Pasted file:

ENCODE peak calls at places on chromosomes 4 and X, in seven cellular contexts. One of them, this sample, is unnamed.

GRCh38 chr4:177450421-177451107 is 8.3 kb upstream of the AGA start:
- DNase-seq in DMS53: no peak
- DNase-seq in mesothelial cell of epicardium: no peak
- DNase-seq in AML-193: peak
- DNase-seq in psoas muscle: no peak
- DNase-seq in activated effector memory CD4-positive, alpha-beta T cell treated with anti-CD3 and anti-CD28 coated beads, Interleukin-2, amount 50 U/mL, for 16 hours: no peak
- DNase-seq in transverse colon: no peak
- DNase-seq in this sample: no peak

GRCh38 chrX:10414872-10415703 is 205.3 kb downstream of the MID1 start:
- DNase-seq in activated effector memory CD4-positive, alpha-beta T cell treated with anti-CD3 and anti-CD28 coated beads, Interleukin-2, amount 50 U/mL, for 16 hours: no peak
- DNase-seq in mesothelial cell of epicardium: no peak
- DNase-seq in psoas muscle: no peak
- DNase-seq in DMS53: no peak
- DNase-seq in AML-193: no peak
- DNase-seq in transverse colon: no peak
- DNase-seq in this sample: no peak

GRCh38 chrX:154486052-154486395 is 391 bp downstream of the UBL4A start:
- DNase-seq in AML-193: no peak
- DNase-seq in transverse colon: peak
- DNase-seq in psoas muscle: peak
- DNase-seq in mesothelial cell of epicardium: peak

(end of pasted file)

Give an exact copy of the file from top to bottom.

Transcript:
ENCODE peak calls at places on chromosomes 4 and X, in seven cellular contexts. One of them, this sample, is unnamed.

GRCh38 chr4:177450421-177451107 is 8.3 kb upstream of the AGA start:
- DNase-seq in DMS53: no peak
- DNase-seq in mesothelial cell of epicardium: no peak
- DNase-seq in AML-193: peak
- DNase-seq in psoas muscle: no peak
- DNase-seq in activated effector memory CD4-positive, alpha-beta T cell treated with anti-CD3 and anti-CD28 coated beads, Interleukin-2, amount 50 U/mL, for 16 hours: no peak
- DNase-seq in transverse colon: no peak
- DNase-seq in this sample: no peak

GRCh38 chrX:10414872-10415703 is 205.3 kb downstream of the MID1 start:
- DNase-seq in activated effector memory CD4-positive, alpha-beta T cell treated with anti-CD3 and anti-CD28 coated beads, Interleukin-2, amount 50 U/mL, for 16 hours: no peak
- DNase-seq in mesothelial cell of epicardium: no peak
- DNase-seq in psoas muscle: no peak
- DNase-seq in DMS53: no peak
- DNase-seq in AML-193: no peak
- DNase-seq in transverse colon: no peak
- DNase-seq in this sample: no peak

GRCh38 chrX:154486052-154486395 is 391 bp downstream of the UBL4A start:
- DNase-seq in AML-193: no peak
- DNase-seq in transverse colon: peak
- DNase-seq in psoas muscle: peak
- DNase-seq in mesothelial cell of epicardium: peak